Our M3800 review unit arrived with the optional 4K touchscreen. It offered impressive image quality from the start, with good contrast and strong colors, traits that served it well as we viewed a variety of 1080p, 1440p and 4K content. While the panel’s glossy coat at times was a bother, in general the backlight was able to overcome glare. Of course, like most such screens, it looked great in a dark setting, where glare was not a problem.

Testing revealed numbers that backed up our initial impressions. The contrast ratio, which reached 840:1 at maximum brightness and 800:1 at half, was the best we’ve ever recorded from a laptop. Apple’s MacBook Pro 13 with Retina hits 770:1, the Asus Zenbook NX500 manages 760:1, and the Acer Aspire V15 Nitro Edition with 4K panel came in at 690:1.

Dell M3800 Precision screen
Bill Roberson/Digital Trends
Bill Roberson/Digital Trends

Maximum brightness soared to 383 lux and color accuracy managed an average error of less than one, making the M3800 only the second laptop (after the Zenbook NX500) to offer such a result. That’s important because an error below one is generally unnoticeable to the human eye. However, this is still a standard gamut display, reaching 99 percent of sRGB but only 74 percent of AdobeRGB. That’s on par with most notebooks, but the Zenbook NX500’s wide-gamut display hit 96 percent of AdobeRGB, providing additional colors that digital artists may be interested in using.

We did occasionally run into 4K scaling issues. Spread across 15.6 diagonal inches, the resolution translates to about 280 pixels per inch, which is about as dense as modern Windows laptops get. Older programs not built with high resolutions in mind were an issue, as they looked fuzzy if they rendered at a readable size, or comically small if they didn’t.

The built-in speakers were strong, delivering enough oomph to fill a large room with sound. Some bass was available, which means the M3800 doesn’t sound as flat and tinny as most laptops. On the downside, the sound system was at times so loud it shook the laptop’s enclosure, creating an unpleasant buzz as components and panels vibrate.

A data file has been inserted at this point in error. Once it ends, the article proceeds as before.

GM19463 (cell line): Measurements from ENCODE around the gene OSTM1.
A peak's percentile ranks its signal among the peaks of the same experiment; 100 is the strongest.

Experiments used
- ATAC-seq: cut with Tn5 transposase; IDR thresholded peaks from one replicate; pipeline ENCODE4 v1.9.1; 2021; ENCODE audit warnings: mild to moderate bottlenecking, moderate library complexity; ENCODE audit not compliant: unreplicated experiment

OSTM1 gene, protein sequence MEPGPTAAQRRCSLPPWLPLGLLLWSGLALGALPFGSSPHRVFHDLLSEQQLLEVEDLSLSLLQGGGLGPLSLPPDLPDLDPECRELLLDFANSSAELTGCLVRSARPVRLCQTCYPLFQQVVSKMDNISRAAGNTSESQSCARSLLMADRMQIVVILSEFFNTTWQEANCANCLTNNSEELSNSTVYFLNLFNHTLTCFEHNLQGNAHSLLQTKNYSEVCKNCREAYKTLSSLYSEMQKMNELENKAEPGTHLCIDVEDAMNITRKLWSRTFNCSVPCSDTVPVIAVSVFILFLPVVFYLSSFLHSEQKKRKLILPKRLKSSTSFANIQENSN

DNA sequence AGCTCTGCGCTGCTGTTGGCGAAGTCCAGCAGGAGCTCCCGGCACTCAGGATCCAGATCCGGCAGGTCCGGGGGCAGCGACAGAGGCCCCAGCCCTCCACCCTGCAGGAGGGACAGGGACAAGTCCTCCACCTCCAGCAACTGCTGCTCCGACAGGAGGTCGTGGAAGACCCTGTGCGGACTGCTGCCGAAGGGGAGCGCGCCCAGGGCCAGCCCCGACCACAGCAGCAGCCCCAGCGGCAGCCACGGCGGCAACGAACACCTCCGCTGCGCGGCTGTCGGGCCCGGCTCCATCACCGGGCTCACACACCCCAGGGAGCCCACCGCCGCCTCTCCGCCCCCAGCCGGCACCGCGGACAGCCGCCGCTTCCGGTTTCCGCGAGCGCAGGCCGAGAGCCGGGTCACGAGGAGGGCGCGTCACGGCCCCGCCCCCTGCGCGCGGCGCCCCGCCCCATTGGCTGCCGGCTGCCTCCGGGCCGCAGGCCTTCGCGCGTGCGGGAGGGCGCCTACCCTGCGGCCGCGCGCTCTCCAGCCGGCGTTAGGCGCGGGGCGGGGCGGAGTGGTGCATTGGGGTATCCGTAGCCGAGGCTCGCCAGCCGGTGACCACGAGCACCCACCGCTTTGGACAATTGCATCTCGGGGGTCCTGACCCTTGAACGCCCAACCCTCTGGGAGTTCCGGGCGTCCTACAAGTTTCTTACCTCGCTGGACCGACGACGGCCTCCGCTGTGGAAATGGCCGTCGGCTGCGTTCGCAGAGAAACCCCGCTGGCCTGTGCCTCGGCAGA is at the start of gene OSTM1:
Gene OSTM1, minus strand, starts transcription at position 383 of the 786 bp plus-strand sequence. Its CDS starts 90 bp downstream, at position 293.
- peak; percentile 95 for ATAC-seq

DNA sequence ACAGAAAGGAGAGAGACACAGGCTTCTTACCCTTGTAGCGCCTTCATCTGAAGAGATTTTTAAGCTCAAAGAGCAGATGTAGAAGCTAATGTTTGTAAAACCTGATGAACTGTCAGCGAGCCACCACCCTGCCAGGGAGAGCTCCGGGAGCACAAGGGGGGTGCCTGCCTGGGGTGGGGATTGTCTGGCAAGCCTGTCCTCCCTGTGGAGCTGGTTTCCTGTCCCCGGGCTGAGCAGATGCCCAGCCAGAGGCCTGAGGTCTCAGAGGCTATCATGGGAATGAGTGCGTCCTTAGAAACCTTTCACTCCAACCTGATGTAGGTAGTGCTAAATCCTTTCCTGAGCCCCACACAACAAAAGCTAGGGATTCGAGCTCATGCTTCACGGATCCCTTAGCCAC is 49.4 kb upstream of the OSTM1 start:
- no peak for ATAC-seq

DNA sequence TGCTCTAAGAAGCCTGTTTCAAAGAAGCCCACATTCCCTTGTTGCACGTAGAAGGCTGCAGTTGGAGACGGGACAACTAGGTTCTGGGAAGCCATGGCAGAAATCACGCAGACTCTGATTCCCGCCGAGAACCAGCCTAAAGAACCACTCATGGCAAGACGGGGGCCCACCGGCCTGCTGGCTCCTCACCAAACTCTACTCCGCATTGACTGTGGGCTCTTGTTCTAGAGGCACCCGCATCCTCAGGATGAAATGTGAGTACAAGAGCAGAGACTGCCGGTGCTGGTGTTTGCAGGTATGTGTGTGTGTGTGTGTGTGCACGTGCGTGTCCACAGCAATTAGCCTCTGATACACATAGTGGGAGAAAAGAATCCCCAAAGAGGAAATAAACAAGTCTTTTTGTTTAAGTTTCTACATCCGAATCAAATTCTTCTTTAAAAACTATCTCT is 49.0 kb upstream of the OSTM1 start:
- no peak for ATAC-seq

Ready to perform

Unlike the consumer-oriented XPS 15, which comes standard with a dual-core Core i5 but can be upgraded to a quad, the Precision M3800 is always sold with the Core i7-4712HQ. The chip has a base clock of 2.3GHz and a maximum Turbo Boost of 3.3GHz, and it led the system to solid results in Geekbench.

As visible above, the M3800 outran every other prosumer and business system we’ve recently reviewed. That includes the new MacBook Pro 13 with Retina, which of course has to make do with a dual-core chip. Only the MacBook Pro 15 with Retina, in its $2,500 configuration, can keep up.

Hard drive performance, while respectable, was not as impressive. We recorded sequential read speeds of 498.5 megabytes per second, and sequential writes of 398MB/s. These figures are below the HP ZBook 15u G2, which hit 656.4MB/s and 433.2MB/s, respectively, and way behind the Asus Zenbook NX500J, which scored over one gigabyte per second in sequential reads and almost as quick in writes.

Our unit came equipped with Nvidia Quadro K1100M graphics, another standard feature. It performed respectably in 3D Mark, but didn’t come close to setting any records.

These results put the Dell aside the HP 15u G2, and far behind the Acer Aspire V15 Nitro Edition, which we tested with the Nvidia GTX 860M, a legitimate gaming-capable GPU. It’s obvious Dell did not build this system for play.

Still, gaming is not out of the question. Diablo 3 managed an average of 51 frames per second at low detail and 1080p resolution. With detail set to high the game chugged along at 33 FPS. Playing games at full 4K resolution is generally not an option, but 1080p can work in less demanding titles.

Workstation results

Since the Precision M3800 is built to handle workstation applications, we ran two additional tests on it to provide a better picture of how it performs. These were Cinebench R15, and SPECviewperf 12.

Intel’s Core i7-4712HQ led the M3800 to respectable Geekbench results.

Cinebench is a commonly used animation suite from Maxon, and R15 is a benchmark that simulates using the software to render a set scene. The results are displayed in frames rendered per second. The Dell managed to hit 50 FPS in the OpenGL benchmark, a result that indicates the system is well suited for the task, though it doesn’t have a ton of performance to spare.